Lonnie Burr     (May 31, 1943)
Author, poet, playwright, as well as performer, Lonnie graduated from high school at fourteen, and holds a master's degree from UCLA. A seasoned industry professional at the show's start, he was a lead performer on the Red Team for all three years. Due to a rehearsal accident he was not part of the filming for third season Roll Call and Alma Mater.
Born Leonard Burr Babin in Dayton, Kentucky (just across the Ohio River from Cincinnati), his parents were a former vaudeville team known as Dot and Dash. Dot was Dorothy Burr, a native of nearby Covington, where her parents owned a restaurant. She later became Lonnie's agent. Dash was Howard Babin, who became a truck driver when their performing days ended. They brought Lonnie to Hollywood when he was three, where he was raised as a Jehovah's Witness. He started dance lessons with Louis da Pron, and later numbered Willie Covan and Dee Blacker, whom he considered his favorite, among his instructors. He was soon performing with a dance partner for live shows and on local television.
By age five he had done his first national television performance, and the following year appeared in his first film. He had an occasional role on The Ruggles television show, had the lead child's role on the NBC radio soap Dr. Paul, and performed live at the Pasadena Playhouse. By age eight Lonnie was doing lead performances, on television as a guest star in an episode of Range Rider titled "The Holy Terror", and on the stage in The Strawberry Circle. All told, he was in at least seven films prior to the show, including A Yank in Korea (1951), Hans Christian Anderson (1952), The Greatest Show on Earth (1952), and Apache (1954), while on the small screen he did commercials for Space Patrol and The Lone Ranger.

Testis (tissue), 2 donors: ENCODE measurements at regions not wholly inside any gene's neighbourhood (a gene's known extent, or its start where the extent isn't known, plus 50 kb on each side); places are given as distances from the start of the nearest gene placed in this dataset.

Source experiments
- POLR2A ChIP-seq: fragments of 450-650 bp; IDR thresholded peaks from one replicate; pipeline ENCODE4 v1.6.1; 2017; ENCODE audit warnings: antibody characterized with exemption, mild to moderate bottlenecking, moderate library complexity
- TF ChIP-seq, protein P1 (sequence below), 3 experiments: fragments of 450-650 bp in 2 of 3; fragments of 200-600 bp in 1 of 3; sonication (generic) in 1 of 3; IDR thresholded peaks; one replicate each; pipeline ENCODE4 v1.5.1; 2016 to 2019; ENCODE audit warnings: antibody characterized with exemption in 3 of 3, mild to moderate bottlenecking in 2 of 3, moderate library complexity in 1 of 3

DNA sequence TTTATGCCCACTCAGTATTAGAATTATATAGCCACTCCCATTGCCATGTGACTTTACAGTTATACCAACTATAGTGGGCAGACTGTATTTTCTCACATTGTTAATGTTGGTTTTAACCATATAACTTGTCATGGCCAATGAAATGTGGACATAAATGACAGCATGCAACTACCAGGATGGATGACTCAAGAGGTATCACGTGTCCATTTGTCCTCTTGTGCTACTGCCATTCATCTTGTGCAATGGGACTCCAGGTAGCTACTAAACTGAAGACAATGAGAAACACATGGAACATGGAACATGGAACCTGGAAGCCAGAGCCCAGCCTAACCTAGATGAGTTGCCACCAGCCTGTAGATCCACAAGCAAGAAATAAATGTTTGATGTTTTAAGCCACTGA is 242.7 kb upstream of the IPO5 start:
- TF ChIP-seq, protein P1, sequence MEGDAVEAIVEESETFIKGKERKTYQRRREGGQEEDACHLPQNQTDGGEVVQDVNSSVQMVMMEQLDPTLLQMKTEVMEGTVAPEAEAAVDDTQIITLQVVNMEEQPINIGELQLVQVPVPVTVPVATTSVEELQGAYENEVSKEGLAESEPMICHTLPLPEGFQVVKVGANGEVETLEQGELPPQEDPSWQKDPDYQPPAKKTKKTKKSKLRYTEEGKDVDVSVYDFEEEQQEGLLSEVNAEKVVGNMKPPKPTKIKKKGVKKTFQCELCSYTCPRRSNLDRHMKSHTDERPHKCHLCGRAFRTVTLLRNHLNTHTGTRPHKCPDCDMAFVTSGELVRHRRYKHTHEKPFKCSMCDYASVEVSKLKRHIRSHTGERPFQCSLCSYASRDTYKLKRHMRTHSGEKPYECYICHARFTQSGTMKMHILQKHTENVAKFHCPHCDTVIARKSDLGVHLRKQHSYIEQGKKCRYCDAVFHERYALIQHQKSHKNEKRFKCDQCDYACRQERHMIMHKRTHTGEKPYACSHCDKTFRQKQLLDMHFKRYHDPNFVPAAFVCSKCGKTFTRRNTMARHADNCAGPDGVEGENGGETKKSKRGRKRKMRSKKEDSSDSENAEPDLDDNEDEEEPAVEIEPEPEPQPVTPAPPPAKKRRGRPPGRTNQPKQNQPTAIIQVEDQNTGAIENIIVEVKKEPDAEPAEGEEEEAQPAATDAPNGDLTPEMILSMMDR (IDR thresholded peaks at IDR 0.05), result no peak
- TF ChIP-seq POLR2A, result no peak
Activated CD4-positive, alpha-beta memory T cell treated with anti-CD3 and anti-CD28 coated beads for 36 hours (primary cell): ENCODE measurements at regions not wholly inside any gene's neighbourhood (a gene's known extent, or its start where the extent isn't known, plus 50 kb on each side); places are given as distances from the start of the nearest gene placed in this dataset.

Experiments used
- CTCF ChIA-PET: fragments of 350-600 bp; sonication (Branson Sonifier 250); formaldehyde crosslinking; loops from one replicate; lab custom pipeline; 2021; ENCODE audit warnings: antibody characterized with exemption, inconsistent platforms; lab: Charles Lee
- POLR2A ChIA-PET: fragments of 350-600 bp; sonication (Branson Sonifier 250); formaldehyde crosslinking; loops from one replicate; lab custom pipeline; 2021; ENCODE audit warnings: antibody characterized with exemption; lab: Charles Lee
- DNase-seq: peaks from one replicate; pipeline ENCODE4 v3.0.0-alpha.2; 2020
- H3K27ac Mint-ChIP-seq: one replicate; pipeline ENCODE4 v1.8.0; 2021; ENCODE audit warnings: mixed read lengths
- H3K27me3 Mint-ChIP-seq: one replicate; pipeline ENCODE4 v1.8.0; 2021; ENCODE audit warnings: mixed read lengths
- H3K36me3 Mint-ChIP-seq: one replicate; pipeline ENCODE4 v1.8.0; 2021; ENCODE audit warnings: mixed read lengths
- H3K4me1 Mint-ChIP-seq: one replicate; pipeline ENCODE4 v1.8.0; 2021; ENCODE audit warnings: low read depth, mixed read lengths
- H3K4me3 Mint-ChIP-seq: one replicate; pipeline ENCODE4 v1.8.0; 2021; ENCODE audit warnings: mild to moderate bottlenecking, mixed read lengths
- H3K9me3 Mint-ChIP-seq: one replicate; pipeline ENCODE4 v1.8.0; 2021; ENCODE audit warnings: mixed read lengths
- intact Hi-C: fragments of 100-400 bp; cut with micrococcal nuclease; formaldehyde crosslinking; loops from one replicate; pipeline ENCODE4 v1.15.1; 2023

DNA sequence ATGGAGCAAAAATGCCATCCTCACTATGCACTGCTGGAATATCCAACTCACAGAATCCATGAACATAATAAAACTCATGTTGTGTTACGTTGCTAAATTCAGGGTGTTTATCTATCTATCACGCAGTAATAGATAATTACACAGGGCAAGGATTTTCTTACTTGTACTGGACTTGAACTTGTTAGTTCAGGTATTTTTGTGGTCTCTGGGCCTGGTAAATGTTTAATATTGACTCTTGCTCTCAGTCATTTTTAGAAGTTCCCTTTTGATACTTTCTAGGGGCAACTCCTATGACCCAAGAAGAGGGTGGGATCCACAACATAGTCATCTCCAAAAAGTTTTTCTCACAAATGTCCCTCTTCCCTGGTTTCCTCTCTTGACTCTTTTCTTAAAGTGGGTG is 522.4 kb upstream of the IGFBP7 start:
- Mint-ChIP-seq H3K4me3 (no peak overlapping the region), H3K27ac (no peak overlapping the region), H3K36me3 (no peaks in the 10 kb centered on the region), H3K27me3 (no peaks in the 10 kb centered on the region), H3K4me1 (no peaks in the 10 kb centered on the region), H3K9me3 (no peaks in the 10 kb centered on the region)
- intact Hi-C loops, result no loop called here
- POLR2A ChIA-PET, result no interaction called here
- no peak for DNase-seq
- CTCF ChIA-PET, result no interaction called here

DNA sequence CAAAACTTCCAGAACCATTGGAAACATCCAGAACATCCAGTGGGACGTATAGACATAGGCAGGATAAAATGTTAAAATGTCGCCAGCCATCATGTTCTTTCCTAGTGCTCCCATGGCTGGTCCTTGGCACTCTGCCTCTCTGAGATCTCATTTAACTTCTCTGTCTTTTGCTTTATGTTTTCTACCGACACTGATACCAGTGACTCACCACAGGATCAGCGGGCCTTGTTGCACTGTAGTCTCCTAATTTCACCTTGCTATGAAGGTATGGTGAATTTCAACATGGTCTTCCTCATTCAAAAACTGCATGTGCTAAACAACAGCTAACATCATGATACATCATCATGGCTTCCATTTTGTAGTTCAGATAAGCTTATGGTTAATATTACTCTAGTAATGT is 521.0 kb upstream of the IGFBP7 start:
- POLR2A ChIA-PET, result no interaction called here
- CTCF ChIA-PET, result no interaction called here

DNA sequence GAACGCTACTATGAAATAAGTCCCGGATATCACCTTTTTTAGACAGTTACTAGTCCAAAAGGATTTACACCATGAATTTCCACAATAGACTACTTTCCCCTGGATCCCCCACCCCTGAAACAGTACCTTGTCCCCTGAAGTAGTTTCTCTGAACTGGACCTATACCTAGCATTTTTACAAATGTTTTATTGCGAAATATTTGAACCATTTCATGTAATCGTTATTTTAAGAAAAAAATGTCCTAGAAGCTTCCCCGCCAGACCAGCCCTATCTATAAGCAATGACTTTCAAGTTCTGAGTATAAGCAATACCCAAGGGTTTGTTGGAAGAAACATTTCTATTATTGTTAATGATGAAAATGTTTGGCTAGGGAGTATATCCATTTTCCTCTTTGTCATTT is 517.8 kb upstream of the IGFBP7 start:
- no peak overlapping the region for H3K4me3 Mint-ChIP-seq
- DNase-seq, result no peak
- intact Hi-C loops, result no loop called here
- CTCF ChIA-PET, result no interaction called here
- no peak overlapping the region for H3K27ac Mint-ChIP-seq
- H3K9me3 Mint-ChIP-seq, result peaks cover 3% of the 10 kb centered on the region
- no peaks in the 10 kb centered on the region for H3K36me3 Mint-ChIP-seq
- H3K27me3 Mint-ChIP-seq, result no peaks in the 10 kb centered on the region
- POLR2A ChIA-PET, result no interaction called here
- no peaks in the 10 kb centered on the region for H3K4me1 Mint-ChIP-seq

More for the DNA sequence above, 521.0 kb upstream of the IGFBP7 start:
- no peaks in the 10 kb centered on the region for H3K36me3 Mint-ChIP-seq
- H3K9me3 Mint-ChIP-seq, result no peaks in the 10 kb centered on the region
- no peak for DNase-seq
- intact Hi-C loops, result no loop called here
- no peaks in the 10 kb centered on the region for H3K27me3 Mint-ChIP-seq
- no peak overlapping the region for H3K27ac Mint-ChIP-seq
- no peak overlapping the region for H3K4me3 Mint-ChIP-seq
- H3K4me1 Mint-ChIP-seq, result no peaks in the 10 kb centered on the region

Lonnie appeared a dozen times on TV's Colgate Comedy Hour, on which Sharon Baird also featured. Like Sharon, the majority of Lonnie's appearences were on the episodes hosted by Eddie Cantor. He also did an episode of Father Knows Best. Lonnie originally received a call to read for the part of "Marty" for The Adventures of Spin and Marty. He didn't get the part, and after learning the Mouseketeers would only be getting guild minimum ($185 per week), decided not to try out. However, he was approached soon after to do a recording at Capitol Records. There he was spotted by Jimmie Dodd, who convinced the show's producers to persuade his agent to have him try out. Lonnie was given a private audition in the Disney Studio Animation building, at which Bill Walsh, Jimmie, and Hal Adelquist were in attendance.
Lonnie was one of the two best male all-around performers, so its no surprise he was used extensively in all three seasons. His dancing skills were technically the best, however, he didn't have a unique style. His singing was good, though his voice was a bit husky, and the other kids called him "The Velvet Smog", a takeoff on singer Mel Torme's handle. Lonnie was used extensively in the earliest Fun with Music Day numbers, before the kids were organized into the color-coded teams, but in a minor casting mystery was absent from Talent Roundup Days during the first season, his place being taken by Mark Sutherland.
Though an excellent actor, he wasn't tapped for feature roles in any of the serials (save for brief cameos in Adventure in Dairyland
), but was allowed to ad-lib in the skits. He later said this frustrated him, as he had already acted in many films. But it was his dancing skills that tied him to the production numbers; the producers could get any number of male actors, but only Lonnie and Bobby Burgess